(Jon Jones doesn’t know what to tell you. Sometimes you eat the bear and, well, sometimes you get disqualified for hitting him with illegal elbows. Photo courtesy of Combat Lifestyle’s after-party set.)
A bizarre night in Las Vegas brought the latest heavyweight experiment of “The Ultimate Fighter” to an end, and not a moment too soon. Now we break down the results to see who’s up and who’s down according to the patent-pending technology of the Potato Index’s arbitrary numerical rankings.
Roy Nelson +87
We get it, his physique is unimpressive. But a KO win showed he can fight on the feet and on the mat. Funny that Burger King doesn’t seem more pleased with a free endorsement from an athlete who’s known for his unappealing body.
Brendan Schaub -21
As we’ve seen in the past, losing in the TUF Finale isn’t any more a condemnation than winning is a guarantee of future success. Once he gets some experience under his belt, he could turn out to be an exciting fighter to watch. Why not give him Kimbo next, just for fun?
Matt Hamill -64
If ever there was a victory that was more crushing to the winner, I can’t recall it. He got absolutely dominated by Jones. There are very few positives for Hamill to focus on at this point. He should think of that win bonus as found money, because he sure didn’t earn it.
Jon Jones +29
It goes down as a loss on his record, but we all know what we saw. Jones showed off some of that freakish ability we’ve heard so much about, and only a mental lapse cost him the full measure of his glory. We’d love to see him get right back in there with another big fight soon.
Kimbo Slice +17
At the end of the day, he won, thus giving the UFC a reason to keep him around. That’s good news, even if he narrowly beat a smaller fighter who had already demonstrated that he wasn’t UFC caliber. Hopefully his next fight will be against someone already on the roster, and maybe even in his own weight class.
Houston Alexander -42
Who told Alexander that circling compulsively was the way to win this fight? It was a horrible game plan as well as a boring one to watch. Something tells me it didn’t make the UFC realize what a mistake they’d made in letting him go the first time.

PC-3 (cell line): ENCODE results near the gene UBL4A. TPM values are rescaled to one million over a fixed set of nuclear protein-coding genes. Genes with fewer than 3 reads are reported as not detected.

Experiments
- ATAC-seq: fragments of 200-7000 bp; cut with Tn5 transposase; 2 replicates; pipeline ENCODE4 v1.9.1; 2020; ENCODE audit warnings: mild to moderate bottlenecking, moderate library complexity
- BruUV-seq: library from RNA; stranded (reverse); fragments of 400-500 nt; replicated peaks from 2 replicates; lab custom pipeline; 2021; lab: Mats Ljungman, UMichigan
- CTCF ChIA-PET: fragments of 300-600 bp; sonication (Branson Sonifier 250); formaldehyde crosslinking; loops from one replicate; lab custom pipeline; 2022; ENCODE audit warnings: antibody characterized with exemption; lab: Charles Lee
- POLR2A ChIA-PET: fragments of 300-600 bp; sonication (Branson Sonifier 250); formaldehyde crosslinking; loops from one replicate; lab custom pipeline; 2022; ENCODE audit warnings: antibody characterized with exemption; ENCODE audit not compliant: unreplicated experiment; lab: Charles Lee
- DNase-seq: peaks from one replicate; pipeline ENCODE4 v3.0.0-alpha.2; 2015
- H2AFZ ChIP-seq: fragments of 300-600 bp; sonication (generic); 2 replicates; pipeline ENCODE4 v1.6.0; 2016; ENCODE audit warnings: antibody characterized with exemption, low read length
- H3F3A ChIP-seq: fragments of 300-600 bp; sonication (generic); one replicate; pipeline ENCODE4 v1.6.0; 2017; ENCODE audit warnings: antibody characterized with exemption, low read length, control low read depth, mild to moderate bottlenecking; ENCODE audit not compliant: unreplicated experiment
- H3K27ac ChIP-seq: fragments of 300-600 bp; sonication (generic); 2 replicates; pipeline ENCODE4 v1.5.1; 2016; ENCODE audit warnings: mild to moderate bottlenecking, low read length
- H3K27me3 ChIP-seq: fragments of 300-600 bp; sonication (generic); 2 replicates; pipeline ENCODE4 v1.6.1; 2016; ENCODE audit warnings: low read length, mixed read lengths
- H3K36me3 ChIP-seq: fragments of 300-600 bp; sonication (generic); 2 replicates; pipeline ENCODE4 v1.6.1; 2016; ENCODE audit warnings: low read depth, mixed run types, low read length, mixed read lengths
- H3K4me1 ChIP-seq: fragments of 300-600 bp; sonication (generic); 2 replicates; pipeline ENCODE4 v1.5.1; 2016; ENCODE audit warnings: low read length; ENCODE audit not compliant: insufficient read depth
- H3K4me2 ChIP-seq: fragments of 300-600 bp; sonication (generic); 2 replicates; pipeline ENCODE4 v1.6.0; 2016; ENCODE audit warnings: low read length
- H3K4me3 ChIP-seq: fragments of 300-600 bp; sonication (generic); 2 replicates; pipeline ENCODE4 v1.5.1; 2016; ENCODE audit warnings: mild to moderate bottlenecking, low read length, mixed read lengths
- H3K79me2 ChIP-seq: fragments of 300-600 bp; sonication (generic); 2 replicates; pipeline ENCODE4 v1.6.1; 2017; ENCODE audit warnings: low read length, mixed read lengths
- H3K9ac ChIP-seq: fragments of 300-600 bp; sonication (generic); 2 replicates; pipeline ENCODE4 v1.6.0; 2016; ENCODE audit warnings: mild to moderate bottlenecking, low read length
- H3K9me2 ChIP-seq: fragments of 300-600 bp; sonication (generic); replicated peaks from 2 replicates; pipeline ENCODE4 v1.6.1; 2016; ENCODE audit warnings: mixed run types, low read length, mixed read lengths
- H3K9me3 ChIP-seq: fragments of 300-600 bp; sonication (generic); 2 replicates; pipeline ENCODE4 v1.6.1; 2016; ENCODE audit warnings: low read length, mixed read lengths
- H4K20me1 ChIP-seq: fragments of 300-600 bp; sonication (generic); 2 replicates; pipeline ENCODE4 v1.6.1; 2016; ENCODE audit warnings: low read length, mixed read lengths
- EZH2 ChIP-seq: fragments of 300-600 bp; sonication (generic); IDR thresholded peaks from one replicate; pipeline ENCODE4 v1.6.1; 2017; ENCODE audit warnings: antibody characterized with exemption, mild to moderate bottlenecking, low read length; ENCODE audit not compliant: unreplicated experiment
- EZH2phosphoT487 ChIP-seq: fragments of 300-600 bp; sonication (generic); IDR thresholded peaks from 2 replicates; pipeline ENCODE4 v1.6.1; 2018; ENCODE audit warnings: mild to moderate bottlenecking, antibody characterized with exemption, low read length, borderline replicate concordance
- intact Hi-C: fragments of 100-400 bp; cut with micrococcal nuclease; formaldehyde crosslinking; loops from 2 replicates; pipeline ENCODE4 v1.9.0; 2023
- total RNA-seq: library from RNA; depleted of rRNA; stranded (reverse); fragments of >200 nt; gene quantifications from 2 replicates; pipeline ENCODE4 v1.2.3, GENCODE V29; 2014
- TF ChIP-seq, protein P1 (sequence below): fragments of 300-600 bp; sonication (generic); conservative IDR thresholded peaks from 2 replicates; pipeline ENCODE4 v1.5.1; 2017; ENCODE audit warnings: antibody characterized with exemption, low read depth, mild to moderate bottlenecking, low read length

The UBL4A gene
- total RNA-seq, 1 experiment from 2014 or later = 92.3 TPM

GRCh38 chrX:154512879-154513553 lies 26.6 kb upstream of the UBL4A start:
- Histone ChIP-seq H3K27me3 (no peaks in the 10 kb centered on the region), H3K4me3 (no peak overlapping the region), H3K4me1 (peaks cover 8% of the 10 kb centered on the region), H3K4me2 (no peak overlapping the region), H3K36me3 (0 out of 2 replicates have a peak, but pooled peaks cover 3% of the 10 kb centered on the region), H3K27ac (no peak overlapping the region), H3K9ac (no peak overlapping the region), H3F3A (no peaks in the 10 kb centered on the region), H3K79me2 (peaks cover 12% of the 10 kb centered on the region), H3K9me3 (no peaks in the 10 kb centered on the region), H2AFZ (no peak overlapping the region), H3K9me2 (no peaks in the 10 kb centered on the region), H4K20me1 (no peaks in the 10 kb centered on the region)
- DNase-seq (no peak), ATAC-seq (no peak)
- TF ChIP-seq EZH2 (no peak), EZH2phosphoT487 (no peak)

Frankie Edgar +55
Every time I see Edgar in action, I can’t help but think what a great featherweight he could be. He’s too small for 155, but it’s no surprise that he doesn’t want to take a pay cut in the WEC. Just one more reason for the UFC to absorb the organization’s little guys.
Matt Veach -7
He fought hard and held up better than many thought he would against Edgar. Still, this showed that he’s not quite at the elite level, which is dangerous in an organization with so many excellent lightweights.
James McSweeney +41
He looked far more comfortable and confident than he did in most of his TUF performances. His cardio held up and his striking looked sharp. Some holes still need to be closed up, but that was a great start.
Darrill Schoonover -17
You hate to see a guy go off to serve his country on a loss, but Schoonover seems like a guy with real potential if he comes back and gets with a good camp. Be careful out there, Schoon.
Matt Mitrione +19
One good punch saves him from being another Dave Kaplan, but for how long? He didn’t look terribly impressive, and he’s got the personality of a chaise lounge.
Marcus Jones -12
It hurts to see a kind-hearted giant like “Big Baby” lose a fight he seemed on course to win. Clearly, his stand-up needs work and he’s no spring chicken. All the same, we’d love to see him get another shot in the Octagon.
TUF 11 coaches +3
So…Tito and Chuck again, huh? At least it doesn’t take a belt out of circulation, and it allows two aging former stars to get back in the limelight without damaging their already battered brains by putting them against some hungry young stud. I guess we can’t complain about that, but once the season starts and Tito begins speaking, we may very well experience a change of heart.